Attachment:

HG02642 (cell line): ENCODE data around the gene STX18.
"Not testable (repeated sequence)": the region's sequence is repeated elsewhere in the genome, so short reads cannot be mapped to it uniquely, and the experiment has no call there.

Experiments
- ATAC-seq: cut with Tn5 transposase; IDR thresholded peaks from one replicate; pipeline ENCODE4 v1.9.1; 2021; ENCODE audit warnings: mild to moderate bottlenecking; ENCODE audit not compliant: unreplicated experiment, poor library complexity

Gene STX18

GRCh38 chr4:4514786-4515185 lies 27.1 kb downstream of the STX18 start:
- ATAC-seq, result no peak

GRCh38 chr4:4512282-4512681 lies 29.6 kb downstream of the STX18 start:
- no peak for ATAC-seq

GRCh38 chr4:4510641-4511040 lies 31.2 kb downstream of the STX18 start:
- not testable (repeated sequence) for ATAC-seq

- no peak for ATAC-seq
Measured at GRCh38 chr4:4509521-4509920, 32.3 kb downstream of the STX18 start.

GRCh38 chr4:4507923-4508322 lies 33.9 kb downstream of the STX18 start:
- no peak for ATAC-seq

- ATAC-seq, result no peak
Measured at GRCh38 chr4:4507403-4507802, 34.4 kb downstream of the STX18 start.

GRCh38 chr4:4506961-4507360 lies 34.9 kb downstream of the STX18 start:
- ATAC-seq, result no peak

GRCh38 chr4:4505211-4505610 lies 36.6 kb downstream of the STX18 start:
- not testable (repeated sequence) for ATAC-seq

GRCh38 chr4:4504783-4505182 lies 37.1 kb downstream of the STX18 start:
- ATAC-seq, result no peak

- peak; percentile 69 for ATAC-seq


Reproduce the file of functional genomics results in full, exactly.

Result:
HG02642 (cell line): ENCODE data around the gene STX18.
"Not testable (repeated sequence)": the region's sequence is repeated elsewhere in the genome, so short reads cannot be mapped to it uniquely, and the experiment has no call there.

Experiments
- ATAC-seq: cut with Tn5 transposase; IDR thresholded peaks from one replicate; pipeline ENCODE4 v1.9.1; 2021; ENCODE audit warnings: mild to moderate bottlenecking; ENCODE audit not compliant: unreplicated experiment, poor library complexity

Gene STX18

GRCh38 chr4:4514786-4515185 lies 27.1 kb downstream of the STX18 start:
- ATAC-seq, result no peak

GRCh38 chr4:4512282-4512681 lies 29.6 kb downstream of the STX18 start:
- no peak for ATAC-seq

GRCh38 chr4:4510641-4511040 lies 31.2 kb downstream of the STX18 start:
- not testable (repeated sequence) for ATAC-seq

- no peak for ATAC-seq
Measured at GRCh38 chr4:4509521-4509920, 32.3 kb downstream of the STX18 start.

GRCh38 chr4:4507923-4508322 lies 33.9 kb downstream of the STX18 start:
- no peak for ATAC-seq

- ATAC-seq, result no peak
Measured at GRCh38 chr4:4507403-4507802, 34.4 kb downstream of the STX18 start.

GRCh38 chr4:4506961-4507360 lies 34.9 kb downstream of the STX18 start:
- ATAC-seq, result no peak

GRCh38 chr4:4505211-4505610 lies 36.6 kb downstream of the STX18 start:
- not testable (repeated sequence) for ATAC-seq

GRCh38 chr4:4504783-4505182 lies 37.1 kb downstream of the STX18 start:
- ATAC-seq, result no peak

- peak; percentile 69 for ATAC-seq